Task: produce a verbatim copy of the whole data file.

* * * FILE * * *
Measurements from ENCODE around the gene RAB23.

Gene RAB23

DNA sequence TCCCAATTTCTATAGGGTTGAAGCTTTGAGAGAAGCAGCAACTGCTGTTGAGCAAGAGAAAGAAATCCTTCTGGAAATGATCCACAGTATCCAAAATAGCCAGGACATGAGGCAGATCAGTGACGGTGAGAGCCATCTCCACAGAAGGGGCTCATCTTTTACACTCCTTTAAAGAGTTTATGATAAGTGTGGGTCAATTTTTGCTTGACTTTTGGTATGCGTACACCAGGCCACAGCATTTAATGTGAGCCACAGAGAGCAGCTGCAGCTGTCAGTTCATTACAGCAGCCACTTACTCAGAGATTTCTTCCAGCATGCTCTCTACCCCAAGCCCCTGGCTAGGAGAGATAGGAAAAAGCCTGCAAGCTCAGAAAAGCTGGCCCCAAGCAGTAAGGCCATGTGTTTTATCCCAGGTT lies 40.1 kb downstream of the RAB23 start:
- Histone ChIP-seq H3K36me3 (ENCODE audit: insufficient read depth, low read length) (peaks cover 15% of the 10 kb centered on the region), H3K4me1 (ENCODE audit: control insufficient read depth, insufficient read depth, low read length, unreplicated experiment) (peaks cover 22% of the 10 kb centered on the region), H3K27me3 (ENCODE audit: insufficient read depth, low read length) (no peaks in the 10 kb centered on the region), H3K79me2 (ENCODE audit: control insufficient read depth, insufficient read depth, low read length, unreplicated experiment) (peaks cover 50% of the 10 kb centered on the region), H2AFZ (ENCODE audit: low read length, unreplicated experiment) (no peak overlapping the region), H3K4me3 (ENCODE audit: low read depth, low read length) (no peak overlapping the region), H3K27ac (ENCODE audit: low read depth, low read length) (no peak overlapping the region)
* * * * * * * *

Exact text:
Measurements from ENCODE around the gene RAB23.

Gene RAB23

DNA sequence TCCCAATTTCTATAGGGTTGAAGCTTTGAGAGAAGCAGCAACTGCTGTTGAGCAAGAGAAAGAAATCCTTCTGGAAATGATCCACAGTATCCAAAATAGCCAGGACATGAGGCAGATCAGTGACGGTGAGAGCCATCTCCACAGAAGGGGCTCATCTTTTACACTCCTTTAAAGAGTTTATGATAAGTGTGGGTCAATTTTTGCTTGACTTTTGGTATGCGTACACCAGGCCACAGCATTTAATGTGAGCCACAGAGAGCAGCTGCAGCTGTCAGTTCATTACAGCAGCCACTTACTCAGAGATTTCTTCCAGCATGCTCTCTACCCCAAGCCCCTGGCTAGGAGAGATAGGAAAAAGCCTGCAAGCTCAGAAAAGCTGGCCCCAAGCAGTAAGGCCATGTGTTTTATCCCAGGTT lies 40.1 kb downstream of the RAB23 start:
- Histone ChIP-seq H3K36me3 (ENCODE audit: insufficient read depth, low read length) (peaks cover 15% of the 10 kb centered on the region), H3K4me1 (ENCODE audit: control insufficient read depth, insufficient read depth, low read length, unreplicated experiment) (peaks cover 22% of the 10 kb centered on the region), H3K27me3 (ENCODE audit: insufficient read depth, low read length) (no peaks in the 10 kb centered on the region), H3K79me2 (ENCODE audit: control insufficient read depth, insufficient read depth, low read length, unreplicated experiment) (peaks cover 50% of the 10 kb centered on the region), H2AFZ (ENCODE audit: low read length, unreplicated experiment) (no peak overlapping the region), H3K4me3 (ENCODE audit: low read depth, low read length) (no peak overlapping the region), H3K27ac (ENCODE audit: low read depth, low read length) (no peak overlapping the region)